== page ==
Atlanta, Nebraska

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Atlanta, Nebraska
Village
Roadside businesses along U.S. Highway 6/34 in Atlanta
Roadside businesses along U.S. Highway 6/34 in Atlanta
Location of Atlanta, Nebraska
Location of Atlanta, Nebraska
Coordinates: 40°22′6″N 99°28′22″W / 40.36833°N 99.47278°W / 40.36833; -99.47278Coordinates: 40°22′6″N 99°28′22″W / 40.36833°N 99.47278°W / 40.36833; -99.47278
Country United States
State Nebraska
County Phelps
Area[1]
 • Total 0.23 sq mi (0.60 km2)
 • Land 0.23 sq mi (0.60 km2)
 • Water 0 sq mi (0 km2)
Elevation 2,339 ft (713 m)
Population (2010)[2]
 • Total 131
 • Estimate (2016)[3] 131
 • Density 570/sq mi (220/km2)
Time zone Central (CST) (UTC-6)
 • Summer (DST) CDT (UTC-5)
ZIP code 68923
Area code(s) 308
FIPS code 31-02620[4]
GNIS feature ID 0827110[5]

Atlanta is a village in Phelps County, Nebraska, in the United States. The population was 131 at the 2010 Census. During World War II the town was neighbored by Camp Atlanta, which housed more than 3,000 Nazi German prisoners of war over three years. The camp was said to house more prisoners during the war than the town had in its entire existence.[6]

History[edit]

Atlanta was laid out in 1883 when the Chicago, Burlington & Quincy Railroad was extended to that point.[7] It was likely named after Atlanta, Illinois.[7][8]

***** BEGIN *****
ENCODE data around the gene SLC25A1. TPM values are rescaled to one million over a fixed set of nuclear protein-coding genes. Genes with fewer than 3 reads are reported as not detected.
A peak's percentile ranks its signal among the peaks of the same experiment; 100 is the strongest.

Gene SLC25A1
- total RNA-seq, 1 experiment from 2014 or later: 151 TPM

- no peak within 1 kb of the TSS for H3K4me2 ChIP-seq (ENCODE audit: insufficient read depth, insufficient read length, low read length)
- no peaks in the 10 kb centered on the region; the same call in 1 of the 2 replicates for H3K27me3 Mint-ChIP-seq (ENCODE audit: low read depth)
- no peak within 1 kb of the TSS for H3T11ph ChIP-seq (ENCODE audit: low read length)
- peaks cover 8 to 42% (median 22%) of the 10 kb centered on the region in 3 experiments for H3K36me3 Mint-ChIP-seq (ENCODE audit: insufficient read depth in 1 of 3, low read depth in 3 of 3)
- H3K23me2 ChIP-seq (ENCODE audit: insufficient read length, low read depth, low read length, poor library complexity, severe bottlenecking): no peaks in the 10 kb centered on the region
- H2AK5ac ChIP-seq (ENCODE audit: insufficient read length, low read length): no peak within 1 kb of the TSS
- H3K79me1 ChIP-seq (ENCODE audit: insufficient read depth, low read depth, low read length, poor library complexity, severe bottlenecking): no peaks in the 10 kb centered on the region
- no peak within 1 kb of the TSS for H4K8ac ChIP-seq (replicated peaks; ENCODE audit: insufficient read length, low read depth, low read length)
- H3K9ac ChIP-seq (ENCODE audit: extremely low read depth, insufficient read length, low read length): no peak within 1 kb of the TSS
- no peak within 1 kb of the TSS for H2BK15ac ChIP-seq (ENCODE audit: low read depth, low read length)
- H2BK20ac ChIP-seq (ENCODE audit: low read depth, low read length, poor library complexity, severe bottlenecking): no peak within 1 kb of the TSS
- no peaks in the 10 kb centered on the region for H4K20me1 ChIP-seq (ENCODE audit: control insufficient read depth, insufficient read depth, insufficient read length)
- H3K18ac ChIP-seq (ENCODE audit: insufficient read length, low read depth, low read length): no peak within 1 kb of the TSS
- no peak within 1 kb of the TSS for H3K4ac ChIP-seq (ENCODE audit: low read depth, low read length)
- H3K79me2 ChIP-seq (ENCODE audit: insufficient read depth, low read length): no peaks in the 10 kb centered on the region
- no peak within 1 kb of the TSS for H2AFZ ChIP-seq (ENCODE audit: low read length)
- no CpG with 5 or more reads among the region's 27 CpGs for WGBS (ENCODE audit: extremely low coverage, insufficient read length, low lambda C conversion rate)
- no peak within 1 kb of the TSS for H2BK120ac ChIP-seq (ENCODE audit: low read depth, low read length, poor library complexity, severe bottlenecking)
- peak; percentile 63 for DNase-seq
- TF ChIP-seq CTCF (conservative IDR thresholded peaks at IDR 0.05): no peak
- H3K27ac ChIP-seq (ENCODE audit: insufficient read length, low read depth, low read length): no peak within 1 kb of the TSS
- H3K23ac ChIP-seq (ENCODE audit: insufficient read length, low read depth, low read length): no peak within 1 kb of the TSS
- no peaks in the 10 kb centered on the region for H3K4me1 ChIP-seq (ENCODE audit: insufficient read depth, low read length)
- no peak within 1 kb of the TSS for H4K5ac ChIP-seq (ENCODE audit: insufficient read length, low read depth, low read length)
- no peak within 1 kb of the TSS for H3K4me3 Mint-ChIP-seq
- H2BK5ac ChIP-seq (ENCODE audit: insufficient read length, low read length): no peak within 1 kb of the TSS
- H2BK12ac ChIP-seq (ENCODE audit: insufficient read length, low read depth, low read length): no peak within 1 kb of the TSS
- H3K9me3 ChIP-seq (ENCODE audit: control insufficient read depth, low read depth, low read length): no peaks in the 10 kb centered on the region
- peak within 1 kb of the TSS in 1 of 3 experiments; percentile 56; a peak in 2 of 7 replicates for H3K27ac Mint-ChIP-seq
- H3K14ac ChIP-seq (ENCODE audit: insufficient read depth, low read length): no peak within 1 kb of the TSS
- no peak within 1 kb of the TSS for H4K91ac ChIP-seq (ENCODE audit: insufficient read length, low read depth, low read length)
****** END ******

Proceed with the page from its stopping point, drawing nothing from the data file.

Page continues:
In the first part of the 20th century Atlanta was home to several amenities for neighboring farmers. They included a grocery store, post office, cafe, and a tourist shop for drivers on U.S. Route 6, as well as corn and grain elevators and two gas stations. Chataqua groups entertained at the town hall, with annual events such as the Atlanta Institute, which was an annual fair. There were also free outdoor "picture shows", and the Atlanta Industry Day Picnic. The Atlanta schoolhouse had eight grades. At the beginning of World War II, there was one street about two blocks long, with only a few business buildings drooping and dwindling along its edges.[9][10]

Camp Atlanta[edit]

During World War II, Camp Atlanta was established next to the town as an Allied prisoner-of-war camp for German P.O.W.s. The Atlanta area had been the final choice of the U.S. Army to establish a $2 million P.O.W. camp after the outbreak of World War II. When construction began in September, 1943 people were told this would be a "Conchie Camp" for the conscientious objectors from the United States. By November it became known by locals that Atlanta would be a prisoner-of-war camp expected to guard German prisoners. There were approximately 275 enlisted men and 60 officers.